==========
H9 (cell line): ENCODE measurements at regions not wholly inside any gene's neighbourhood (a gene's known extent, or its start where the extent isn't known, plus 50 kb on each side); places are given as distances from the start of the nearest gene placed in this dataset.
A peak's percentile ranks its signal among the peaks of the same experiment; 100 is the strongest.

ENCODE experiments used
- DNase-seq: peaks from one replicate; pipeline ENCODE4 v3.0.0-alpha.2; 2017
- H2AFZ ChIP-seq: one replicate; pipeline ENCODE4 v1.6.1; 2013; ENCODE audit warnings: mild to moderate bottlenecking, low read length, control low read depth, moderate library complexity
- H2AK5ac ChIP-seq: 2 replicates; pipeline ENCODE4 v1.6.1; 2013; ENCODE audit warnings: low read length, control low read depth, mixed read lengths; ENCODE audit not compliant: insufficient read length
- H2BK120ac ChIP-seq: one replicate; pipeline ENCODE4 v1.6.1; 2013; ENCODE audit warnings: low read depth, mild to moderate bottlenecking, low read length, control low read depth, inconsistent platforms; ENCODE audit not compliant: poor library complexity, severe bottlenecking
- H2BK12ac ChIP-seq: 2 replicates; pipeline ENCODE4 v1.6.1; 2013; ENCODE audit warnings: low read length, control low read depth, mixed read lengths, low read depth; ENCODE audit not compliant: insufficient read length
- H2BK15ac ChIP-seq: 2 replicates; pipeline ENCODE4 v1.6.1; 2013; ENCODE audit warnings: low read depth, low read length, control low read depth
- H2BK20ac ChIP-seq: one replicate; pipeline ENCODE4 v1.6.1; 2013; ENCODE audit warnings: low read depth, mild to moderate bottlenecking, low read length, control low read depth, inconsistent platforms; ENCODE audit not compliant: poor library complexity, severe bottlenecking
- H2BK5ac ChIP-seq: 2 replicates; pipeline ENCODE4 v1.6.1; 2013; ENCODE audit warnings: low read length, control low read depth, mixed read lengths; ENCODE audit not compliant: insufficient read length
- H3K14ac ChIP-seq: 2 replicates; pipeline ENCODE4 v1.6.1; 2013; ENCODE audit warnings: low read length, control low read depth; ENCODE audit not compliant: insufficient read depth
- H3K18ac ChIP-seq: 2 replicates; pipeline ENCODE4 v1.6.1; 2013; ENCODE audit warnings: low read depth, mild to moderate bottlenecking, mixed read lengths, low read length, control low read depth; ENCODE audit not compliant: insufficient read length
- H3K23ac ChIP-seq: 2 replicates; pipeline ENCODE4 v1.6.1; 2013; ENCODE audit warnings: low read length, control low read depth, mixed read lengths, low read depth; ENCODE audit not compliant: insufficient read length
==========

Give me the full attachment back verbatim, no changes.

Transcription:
H9 (cell line): ENCODE measurements at regions not wholly inside any gene's neighbourhood (a gene's known extent, or its start where the extent isn't known, plus 50 kb on each side); places are given as distances from the start of the nearest gene placed in this dataset.
A peak's percentile ranks its signal among the peaks of the same experiment; 100 is the strongest.

ENCODE experiments used
- DNase-seq: peaks from one replicate; pipeline ENCODE4 v3.0.0-alpha.2; 2017
- H2AFZ ChIP-seq: one replicate; pipeline ENCODE4 v1.6.1; 2013; ENCODE audit warnings: mild to moderate bottlenecking, low read length, control low read depth, moderate library complexity
- H2AK5ac ChIP-seq: 2 replicates; pipeline ENCODE4 v1.6.1; 2013; ENCODE audit warnings: low read length, control low read depth, mixed read lengths; ENCODE audit not compliant: insufficient read length
- H2BK120ac ChIP-seq: one replicate; pipeline ENCODE4 v1.6.1; 2013; ENCODE audit warnings: low read depth, mild to moderate bottlenecking, low read length, control low read depth, inconsistent platforms; ENCODE audit not compliant: poor library complexity, severe bottlenecking
- H2BK12ac ChIP-seq: 2 replicates; pipeline ENCODE4 v1.6.1; 2013; ENCODE audit warnings: low read length, control low read depth, mixed read lengths, low read depth; ENCODE audit not compliant: insufficient read length
- H2BK15ac ChIP-seq: 2 replicates; pipeline ENCODE4 v1.6.1; 2013; ENCODE audit warnings: low read depth, low read length, control low read depth
- H2BK20ac ChIP-seq: one replicate; pipeline ENCODE4 v1.6.1; 2013; ENCODE audit warnings: low read depth, mild to moderate bottlenecking, low read length, control low read depth, inconsistent platforms; ENCODE audit not compliant: poor library complexity, severe bottlenecking
- H2BK5ac ChIP-seq: 2 replicates; pipeline ENCODE4 v1.6.1; 2013; ENCODE audit warnings: low read length, control low read depth, mixed read lengths; ENCODE audit not compliant: insufficient read length
- H3K14ac ChIP-seq: 2 replicates; pipeline ENCODE4 v1.6.1; 2013; ENCODE audit warnings: low read length, control low read depth; ENCODE audit not compliant: insufficient read depth
- H3K18ac ChIP-seq: 2 replicates; pipeline ENCODE4 v1.6.1; 2013; ENCODE audit warnings: low read depth, mild to moderate bottlenecking, mixed read lengths, low read length, control low read depth; ENCODE audit not compliant: insufficient read length
- H3K23ac ChIP-seq: 2 replicates; pipeline ENCODE4 v1.6.1; 2013; ENCODE audit warnings: low read length, control low read depth, mixed read lengths, low read depth; ENCODE audit not compliant: insufficient read length